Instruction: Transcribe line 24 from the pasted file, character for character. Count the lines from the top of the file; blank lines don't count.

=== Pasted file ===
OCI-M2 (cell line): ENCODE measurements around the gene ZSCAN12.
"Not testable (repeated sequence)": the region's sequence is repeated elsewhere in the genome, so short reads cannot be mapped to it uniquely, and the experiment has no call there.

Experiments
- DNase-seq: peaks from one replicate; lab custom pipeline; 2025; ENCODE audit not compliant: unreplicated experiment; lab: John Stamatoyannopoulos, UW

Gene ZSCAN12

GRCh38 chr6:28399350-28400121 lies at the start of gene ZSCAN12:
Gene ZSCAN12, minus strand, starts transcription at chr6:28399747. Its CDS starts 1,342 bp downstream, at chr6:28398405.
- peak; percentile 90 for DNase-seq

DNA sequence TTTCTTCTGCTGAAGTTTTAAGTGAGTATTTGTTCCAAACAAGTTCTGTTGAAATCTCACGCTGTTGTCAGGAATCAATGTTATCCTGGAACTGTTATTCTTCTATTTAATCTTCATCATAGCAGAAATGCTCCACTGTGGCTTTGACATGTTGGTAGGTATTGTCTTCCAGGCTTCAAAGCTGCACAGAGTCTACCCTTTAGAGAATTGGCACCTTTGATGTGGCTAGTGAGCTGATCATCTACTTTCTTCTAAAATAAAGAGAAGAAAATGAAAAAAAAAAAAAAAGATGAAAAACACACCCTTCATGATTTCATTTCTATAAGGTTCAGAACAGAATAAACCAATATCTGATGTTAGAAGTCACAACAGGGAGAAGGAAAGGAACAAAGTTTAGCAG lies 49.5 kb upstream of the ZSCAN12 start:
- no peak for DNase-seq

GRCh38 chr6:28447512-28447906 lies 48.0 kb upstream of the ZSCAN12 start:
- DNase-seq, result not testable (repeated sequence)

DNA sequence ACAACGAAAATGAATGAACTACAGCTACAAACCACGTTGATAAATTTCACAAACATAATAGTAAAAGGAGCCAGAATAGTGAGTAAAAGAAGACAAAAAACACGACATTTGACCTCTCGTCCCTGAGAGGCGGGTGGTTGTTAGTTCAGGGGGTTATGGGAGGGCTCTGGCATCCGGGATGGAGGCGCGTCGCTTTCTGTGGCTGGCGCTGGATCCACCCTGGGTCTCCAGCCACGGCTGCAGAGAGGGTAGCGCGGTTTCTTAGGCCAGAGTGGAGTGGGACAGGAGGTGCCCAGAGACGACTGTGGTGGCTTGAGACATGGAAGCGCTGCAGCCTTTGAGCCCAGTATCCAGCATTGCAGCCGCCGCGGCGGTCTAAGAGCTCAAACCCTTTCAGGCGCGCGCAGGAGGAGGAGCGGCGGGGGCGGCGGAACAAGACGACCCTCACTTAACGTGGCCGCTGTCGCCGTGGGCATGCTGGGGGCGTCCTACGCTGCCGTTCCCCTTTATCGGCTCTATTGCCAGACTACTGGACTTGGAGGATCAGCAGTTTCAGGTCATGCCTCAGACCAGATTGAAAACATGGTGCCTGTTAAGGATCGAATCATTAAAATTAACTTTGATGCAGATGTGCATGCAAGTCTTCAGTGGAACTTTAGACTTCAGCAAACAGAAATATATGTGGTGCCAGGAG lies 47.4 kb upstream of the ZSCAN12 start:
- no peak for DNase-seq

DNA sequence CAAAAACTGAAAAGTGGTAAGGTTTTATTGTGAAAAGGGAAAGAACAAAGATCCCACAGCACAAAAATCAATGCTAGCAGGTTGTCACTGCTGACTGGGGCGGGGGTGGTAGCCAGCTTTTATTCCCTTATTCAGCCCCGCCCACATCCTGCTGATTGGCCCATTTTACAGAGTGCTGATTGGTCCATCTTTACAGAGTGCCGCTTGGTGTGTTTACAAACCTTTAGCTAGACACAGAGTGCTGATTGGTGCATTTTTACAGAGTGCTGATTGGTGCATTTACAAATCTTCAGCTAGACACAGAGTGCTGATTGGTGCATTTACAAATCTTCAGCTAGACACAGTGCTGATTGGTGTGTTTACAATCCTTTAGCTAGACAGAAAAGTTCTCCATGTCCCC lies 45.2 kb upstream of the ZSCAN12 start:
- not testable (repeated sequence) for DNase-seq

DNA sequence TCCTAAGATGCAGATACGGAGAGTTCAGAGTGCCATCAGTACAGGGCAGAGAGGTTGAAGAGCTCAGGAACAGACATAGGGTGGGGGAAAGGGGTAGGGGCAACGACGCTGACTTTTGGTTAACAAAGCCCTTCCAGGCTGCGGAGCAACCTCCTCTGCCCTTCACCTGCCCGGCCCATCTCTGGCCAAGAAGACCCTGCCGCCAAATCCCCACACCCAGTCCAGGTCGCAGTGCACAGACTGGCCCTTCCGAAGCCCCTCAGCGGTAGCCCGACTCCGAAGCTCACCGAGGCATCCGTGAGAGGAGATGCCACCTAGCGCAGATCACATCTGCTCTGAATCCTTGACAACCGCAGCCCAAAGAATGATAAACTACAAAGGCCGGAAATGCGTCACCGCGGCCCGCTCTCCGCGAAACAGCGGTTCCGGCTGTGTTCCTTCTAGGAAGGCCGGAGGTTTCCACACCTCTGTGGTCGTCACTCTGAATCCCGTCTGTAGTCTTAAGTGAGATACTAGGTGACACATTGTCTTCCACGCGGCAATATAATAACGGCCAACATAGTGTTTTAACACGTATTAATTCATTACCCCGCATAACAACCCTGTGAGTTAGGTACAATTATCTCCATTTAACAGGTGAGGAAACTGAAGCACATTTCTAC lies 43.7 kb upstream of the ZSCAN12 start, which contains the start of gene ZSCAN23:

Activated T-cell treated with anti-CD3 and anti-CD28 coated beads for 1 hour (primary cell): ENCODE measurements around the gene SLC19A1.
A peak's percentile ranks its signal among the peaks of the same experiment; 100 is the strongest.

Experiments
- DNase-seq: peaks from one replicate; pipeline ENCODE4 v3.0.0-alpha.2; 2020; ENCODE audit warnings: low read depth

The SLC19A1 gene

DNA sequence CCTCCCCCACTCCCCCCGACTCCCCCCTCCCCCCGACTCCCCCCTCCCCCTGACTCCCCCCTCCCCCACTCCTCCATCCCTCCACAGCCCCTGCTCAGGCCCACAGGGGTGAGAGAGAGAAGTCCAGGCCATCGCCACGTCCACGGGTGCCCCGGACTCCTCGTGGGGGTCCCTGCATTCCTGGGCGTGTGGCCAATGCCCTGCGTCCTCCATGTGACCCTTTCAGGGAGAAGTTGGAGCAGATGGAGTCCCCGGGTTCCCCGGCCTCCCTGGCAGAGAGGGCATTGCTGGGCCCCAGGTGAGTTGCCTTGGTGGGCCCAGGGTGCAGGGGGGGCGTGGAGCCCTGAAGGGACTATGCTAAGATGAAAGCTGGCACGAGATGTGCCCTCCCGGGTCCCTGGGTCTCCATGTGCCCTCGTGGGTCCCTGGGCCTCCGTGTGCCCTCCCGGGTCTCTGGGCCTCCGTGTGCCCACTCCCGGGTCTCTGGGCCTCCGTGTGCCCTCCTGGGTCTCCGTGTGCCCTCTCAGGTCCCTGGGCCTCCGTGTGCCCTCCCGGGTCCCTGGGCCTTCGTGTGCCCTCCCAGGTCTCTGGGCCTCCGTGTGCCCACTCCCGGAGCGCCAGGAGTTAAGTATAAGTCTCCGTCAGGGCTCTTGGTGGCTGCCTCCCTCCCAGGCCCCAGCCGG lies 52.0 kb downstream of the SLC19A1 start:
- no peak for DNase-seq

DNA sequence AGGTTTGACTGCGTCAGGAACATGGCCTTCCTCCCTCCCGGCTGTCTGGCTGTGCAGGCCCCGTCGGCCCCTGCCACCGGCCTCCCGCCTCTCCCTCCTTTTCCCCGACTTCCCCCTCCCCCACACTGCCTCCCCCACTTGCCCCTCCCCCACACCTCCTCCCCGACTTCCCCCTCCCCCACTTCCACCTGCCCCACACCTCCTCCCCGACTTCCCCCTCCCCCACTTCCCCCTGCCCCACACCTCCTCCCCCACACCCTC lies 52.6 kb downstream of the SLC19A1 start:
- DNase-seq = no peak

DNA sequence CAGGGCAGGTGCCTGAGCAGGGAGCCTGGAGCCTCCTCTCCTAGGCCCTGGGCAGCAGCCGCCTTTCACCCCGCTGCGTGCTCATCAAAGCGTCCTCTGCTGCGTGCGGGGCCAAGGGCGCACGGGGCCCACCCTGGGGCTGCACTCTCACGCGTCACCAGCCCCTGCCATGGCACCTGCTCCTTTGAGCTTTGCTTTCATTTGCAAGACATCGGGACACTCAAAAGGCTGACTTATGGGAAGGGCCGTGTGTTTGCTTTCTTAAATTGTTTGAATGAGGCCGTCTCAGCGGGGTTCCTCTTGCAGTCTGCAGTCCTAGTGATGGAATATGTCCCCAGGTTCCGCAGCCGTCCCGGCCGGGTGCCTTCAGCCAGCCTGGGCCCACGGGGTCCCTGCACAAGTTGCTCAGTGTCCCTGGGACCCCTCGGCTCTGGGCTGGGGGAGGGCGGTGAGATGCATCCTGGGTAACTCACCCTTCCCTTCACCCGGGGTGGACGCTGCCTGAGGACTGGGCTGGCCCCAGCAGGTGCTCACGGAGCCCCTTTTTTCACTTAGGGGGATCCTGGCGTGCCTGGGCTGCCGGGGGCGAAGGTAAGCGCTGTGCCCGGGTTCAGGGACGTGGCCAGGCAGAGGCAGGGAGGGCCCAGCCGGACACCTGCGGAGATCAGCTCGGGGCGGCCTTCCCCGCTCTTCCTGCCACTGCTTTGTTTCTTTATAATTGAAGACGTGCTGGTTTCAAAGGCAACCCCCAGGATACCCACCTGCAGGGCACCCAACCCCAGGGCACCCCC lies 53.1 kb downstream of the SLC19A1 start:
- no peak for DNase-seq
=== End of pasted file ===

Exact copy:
- no peak for DNase-seq